Actually, I think it may depend on the firm who would apply, or who has applied. I hope we'll hear more about it. What about a biotech company that proposed a "green" building, of the type we've heard so much about, great for energy efficiency, biodegradability of building materals, etc, etc. with a clever design to boot, that blends. I've even heard of "green" (as in, living) roofs, I think the new de Young museum will boast one. What about combining green buildings, labs, etc. and a park in that case? I can picture it, but I do have a good imagination. Look at what was done successfully in the Presidio. In case you haven't seen Lucas' complex, it is amazing, blends beautifully, and there is some, albeit limited access (I think a park and cafe). I don't think it's too weird of an idea, do you?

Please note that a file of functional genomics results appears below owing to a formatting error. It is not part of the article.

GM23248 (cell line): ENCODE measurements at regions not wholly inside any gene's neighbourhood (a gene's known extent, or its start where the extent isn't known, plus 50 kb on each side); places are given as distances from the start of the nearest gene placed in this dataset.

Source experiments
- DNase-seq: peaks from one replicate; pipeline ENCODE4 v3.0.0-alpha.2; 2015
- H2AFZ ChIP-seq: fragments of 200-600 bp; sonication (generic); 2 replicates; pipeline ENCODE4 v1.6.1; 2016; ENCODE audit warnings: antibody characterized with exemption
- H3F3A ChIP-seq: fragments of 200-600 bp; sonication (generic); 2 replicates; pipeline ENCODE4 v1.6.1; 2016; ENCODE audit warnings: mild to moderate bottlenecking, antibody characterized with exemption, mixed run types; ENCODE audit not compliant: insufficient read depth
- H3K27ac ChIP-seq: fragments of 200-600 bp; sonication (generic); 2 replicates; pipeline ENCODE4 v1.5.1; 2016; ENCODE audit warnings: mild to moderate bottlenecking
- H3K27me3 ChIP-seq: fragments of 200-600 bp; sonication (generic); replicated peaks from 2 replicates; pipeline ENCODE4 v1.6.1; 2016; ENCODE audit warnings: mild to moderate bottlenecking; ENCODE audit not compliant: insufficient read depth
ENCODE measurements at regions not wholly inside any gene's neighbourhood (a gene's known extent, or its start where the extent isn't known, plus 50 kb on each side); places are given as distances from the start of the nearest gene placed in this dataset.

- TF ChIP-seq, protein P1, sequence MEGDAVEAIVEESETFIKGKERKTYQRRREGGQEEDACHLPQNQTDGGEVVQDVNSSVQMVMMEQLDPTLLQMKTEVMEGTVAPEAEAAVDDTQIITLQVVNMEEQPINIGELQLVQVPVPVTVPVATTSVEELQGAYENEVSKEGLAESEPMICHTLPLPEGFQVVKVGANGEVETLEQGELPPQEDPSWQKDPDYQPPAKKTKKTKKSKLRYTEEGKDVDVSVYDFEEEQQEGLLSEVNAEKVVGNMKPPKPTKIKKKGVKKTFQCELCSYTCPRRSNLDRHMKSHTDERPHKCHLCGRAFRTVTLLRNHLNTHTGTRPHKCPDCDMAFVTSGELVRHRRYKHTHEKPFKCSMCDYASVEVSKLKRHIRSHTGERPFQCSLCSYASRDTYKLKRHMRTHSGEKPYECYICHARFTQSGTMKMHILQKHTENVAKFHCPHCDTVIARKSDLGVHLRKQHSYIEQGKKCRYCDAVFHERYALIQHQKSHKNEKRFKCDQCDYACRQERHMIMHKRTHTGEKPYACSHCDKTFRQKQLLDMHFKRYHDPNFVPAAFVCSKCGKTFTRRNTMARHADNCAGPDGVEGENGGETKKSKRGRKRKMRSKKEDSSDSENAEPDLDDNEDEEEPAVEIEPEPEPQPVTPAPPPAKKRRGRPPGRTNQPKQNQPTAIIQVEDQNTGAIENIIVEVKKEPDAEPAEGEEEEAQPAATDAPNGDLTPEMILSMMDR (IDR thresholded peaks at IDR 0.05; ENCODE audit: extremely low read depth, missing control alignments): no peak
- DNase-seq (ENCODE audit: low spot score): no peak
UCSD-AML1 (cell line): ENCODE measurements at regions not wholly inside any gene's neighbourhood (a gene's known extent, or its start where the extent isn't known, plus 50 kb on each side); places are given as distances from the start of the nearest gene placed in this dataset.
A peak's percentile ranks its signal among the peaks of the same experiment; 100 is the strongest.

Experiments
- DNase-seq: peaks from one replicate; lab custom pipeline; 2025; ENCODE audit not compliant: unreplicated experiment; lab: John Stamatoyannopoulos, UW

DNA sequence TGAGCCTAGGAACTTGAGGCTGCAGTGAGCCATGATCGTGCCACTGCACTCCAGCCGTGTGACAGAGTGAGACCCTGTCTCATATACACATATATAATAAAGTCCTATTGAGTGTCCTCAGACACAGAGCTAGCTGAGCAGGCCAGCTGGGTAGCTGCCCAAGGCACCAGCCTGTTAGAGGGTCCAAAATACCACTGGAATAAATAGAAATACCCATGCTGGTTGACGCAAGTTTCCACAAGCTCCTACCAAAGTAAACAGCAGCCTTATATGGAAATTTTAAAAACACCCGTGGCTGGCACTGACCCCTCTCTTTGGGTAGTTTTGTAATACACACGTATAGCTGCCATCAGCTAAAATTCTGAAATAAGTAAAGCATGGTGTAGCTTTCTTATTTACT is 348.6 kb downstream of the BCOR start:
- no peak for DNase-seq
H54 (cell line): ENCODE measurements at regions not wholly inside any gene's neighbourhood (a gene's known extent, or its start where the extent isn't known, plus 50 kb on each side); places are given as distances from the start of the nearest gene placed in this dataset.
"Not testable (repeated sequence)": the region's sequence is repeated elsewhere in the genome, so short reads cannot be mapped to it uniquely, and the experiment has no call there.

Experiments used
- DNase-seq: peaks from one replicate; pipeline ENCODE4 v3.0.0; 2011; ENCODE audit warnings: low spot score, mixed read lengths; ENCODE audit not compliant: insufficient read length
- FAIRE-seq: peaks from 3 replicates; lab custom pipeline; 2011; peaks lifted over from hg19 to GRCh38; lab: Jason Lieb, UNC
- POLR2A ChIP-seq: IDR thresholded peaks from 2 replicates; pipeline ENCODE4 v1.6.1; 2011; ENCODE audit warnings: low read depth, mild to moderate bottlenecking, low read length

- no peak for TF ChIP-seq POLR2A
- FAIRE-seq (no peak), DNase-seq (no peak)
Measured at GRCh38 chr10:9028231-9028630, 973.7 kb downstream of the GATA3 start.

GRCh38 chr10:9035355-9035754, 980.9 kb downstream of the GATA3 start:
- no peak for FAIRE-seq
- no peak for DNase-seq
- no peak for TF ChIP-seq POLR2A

Likewise, It is also a pleasure disagreeing with you, there's a great answer in here somewhere and I'm glad we can discuss it here.

By the way, someday, I want to meet all of you: the real, the fake, the multiple personalities. We can call ourselves The Voice Groupies and hang out at Il Picolo, discussing all sorts of things. It would be fun, seriously.

Jim

Why doesn't the Burlingame Voice have a party? Maybe after the elections? We could celebrate all the great voices, opinions and discussions over the last two years.

Make it a mask party!

What do you think editors?

the BVB's !! (better name)

Fiona

There is masses of information on the Bayfront on the City website. An interesting one is the Minutes for Monday, August 18th, 2003 which includes state land parcels, limited land use, empty nesters, bay trail and Anza Point, etc. Of course there is lots more information in the minutes after 2003.

fred

Still the best blog.